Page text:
1971 – The Royal Canadian Humane Association Bronze Medal is awarded to #21343 William Nichol for the rescue of a seven-month-old child from burning motel unit, in Perth, N.B.

1989 – While working at the small community of Wrigley, Northwest Territory a satellite of Fort Simpson Detachment, #34924 Constable James E.R. Cook was confronted by an intoxicated man who threatened to kill him with an axe. Constable Cook succeeded in overpowering the man and arrested him. The man was subsequently charged with attempted murder along with several other criminal offences. For his bravery and professionalism Constable Cook was awarded the RCMP’s highest award, the Commissioners Commendation.

December 24

1875 - Illustration of Fort MacLeod - North West Mounted Police

1875 – Illustration of Fort MacLeod – North West Mounted Police

1874 – On this day #56 (Original Series) later #41 (New Series) Staff Constable John Alfred Martin) a member of the “March west” was one of the men moved into the newly constructed Fort MacLeod. He and the other men built the fort out of cottonwood logs on a small island in Old Man’s River. The thing about Martin was that he hid a secret from the Force and his son. Married men could not join the Force (unless they were officers) so he signed up using his mother’s maiden name and denied being married. His real name was John Alfred MacIntosh and his own son didn’t know the truth. The boy went his grave thinking that his father was his uncle! Martin/ MacIntosh served in the NWMP from 1873 to 1898.

1963 – After receiving a report that an Eskimo at Alfred Point on Baffin Island, NWT had been accidentally shot in the leg, Corporal Robert S. Pilot prepared himself for the 60-mile trip by dog sled. Then the weather closed in and he had to spend two impatient days waiting out the storm. Finally the weather cleared and Pilot made the twelve-hour trip to investigate and provide first aid to the wounded man. He found his patient in a weakened state suffering in great pain from the bullet wound to his left buttock. Corporal Pilot then opened, cleansed, and drained a cupful of puss from the wound. After applying clean dressings and administering antibiotics he continued to care for his patient, watching over him and changing the dressings twice a day. Fearing that gangrene would set in, he sent a messenger by dog sled to Pond Inlet to relay a message by radio to Frobisher Bay requesting an airlift for his patient.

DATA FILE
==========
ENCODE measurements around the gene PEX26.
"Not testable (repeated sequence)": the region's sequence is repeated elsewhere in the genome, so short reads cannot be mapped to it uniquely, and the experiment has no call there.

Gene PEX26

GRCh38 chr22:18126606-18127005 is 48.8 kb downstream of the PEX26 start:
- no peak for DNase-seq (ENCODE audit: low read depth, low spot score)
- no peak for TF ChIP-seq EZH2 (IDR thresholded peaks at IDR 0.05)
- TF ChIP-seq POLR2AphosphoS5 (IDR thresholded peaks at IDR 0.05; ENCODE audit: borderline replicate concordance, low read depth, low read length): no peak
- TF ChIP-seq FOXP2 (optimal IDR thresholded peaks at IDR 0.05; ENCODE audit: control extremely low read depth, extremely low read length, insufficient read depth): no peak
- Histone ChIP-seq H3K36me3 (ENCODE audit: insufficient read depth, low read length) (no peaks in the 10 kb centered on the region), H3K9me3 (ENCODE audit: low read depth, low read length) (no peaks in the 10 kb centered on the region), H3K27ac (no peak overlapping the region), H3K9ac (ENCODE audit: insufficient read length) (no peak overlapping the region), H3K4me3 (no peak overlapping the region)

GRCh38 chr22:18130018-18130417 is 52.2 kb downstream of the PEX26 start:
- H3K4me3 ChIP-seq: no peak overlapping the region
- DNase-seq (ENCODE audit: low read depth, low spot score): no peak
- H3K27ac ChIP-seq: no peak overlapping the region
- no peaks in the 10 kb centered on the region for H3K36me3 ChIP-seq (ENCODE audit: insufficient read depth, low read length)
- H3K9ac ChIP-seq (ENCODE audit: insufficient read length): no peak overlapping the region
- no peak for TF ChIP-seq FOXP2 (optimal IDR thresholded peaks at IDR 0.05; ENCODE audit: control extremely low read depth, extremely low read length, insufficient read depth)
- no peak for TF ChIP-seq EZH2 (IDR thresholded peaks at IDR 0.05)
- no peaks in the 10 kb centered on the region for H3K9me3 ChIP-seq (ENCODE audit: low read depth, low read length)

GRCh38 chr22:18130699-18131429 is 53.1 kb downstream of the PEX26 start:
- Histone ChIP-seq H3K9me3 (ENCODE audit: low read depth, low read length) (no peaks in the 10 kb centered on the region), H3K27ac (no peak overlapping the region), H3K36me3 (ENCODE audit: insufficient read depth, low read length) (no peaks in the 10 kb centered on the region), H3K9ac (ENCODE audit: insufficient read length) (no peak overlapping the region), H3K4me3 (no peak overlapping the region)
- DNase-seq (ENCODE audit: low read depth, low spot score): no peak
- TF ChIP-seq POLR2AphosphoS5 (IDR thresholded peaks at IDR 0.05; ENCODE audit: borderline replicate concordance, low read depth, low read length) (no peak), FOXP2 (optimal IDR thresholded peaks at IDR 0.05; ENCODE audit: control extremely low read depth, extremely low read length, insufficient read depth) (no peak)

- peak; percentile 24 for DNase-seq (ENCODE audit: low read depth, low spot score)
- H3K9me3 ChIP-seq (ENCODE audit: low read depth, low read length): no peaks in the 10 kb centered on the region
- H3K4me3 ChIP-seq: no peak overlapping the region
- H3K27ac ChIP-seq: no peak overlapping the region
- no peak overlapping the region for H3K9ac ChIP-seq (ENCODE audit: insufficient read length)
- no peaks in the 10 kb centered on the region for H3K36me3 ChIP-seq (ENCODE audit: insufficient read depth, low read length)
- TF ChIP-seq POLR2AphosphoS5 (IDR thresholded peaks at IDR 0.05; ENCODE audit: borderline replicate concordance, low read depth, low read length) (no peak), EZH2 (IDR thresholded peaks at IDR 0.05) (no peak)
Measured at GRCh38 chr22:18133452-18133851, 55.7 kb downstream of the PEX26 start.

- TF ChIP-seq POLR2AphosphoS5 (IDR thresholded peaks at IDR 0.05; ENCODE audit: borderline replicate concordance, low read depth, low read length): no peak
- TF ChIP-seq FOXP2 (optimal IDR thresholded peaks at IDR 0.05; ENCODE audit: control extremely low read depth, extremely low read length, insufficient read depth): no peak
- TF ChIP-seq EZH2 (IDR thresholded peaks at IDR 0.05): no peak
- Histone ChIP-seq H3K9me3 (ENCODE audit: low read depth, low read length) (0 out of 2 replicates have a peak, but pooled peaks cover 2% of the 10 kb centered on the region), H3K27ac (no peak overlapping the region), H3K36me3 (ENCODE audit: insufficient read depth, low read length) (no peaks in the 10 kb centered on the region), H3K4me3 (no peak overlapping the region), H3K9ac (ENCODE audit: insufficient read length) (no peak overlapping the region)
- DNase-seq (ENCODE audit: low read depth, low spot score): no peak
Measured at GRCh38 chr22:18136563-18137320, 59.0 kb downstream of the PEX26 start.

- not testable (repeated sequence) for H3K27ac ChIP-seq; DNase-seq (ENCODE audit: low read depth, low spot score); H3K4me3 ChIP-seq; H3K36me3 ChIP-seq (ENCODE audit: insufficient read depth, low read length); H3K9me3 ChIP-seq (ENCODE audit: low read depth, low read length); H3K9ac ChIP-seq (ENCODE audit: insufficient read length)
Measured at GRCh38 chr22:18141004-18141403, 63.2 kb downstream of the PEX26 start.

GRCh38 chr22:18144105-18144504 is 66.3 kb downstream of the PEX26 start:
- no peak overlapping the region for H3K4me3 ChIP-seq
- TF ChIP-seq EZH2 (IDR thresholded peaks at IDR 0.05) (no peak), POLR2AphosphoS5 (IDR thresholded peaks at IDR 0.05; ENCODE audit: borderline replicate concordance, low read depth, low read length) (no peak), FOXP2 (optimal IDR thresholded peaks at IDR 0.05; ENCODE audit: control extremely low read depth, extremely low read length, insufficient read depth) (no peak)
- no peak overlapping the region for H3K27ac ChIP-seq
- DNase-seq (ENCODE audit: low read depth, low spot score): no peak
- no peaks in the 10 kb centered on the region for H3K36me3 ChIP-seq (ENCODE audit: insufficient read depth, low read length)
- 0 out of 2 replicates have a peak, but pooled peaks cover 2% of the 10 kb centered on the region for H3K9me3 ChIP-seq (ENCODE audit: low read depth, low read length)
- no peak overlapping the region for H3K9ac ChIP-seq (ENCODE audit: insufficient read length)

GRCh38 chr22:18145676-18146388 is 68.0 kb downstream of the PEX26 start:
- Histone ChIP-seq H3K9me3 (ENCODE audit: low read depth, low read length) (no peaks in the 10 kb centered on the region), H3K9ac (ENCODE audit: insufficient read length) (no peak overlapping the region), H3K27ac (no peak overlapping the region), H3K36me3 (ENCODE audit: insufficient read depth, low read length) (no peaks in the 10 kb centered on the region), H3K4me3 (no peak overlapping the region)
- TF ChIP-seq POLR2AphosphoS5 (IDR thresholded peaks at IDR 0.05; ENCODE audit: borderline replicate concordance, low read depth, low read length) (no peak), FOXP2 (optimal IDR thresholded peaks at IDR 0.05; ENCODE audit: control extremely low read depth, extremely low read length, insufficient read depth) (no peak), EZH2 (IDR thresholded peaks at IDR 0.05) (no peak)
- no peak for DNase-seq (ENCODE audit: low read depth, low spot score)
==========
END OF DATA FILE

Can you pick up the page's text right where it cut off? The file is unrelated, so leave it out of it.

While they waited for an aircraft, Corporal Pilot organized several men from the camp to construct a landing strip on the pack ice. They marked out the runway with homemade flares made from gasoline soaked rags in tin cans and lit them in the dark so the plane could land safely. When the aircraft arrived on December 30th they loaded him and his patient and then flew to the hospital.